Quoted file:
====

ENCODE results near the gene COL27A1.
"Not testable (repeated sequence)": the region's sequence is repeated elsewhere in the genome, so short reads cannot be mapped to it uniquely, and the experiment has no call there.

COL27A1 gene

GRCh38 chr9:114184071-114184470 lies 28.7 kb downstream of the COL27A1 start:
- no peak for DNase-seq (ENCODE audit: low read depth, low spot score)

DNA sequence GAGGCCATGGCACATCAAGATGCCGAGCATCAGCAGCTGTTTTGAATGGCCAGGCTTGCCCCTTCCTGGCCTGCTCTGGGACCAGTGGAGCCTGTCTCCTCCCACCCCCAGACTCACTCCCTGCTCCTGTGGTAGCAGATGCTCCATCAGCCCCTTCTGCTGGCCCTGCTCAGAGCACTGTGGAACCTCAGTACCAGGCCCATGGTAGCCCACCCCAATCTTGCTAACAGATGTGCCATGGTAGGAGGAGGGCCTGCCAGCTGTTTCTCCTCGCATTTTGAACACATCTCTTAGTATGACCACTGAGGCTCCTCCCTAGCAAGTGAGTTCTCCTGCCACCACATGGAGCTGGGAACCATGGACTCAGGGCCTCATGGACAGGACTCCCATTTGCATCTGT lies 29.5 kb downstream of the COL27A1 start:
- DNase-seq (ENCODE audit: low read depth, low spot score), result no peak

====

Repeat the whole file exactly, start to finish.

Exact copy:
ENCODE results near the gene COL27A1.
"Not testable (repeated sequence)": the region's sequence is repeated elsewhere in the genome, so short reads cannot be mapped to it uniquely, and the experiment has no call there.

COL27A1 gene

GRCh38 chr9:114184071-114184470 lies 28.7 kb downstream of the COL27A1 start:
- no peak for DNase-seq (ENCODE audit: low read depth, low spot score)

DNA sequence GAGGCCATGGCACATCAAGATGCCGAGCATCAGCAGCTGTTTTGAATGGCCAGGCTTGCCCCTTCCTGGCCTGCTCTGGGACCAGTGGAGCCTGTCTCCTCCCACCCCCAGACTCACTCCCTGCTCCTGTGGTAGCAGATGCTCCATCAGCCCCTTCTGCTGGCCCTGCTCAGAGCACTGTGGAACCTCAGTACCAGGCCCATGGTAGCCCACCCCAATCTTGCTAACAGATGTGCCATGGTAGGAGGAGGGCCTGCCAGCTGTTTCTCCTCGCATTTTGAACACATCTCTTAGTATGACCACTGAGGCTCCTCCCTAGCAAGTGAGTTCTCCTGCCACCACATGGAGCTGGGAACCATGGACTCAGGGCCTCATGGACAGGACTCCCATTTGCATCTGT lies 29.5 kb downstream of the COL27A1 start:
- DNase-seq (ENCODE audit: low read depth, low spot score), result no peak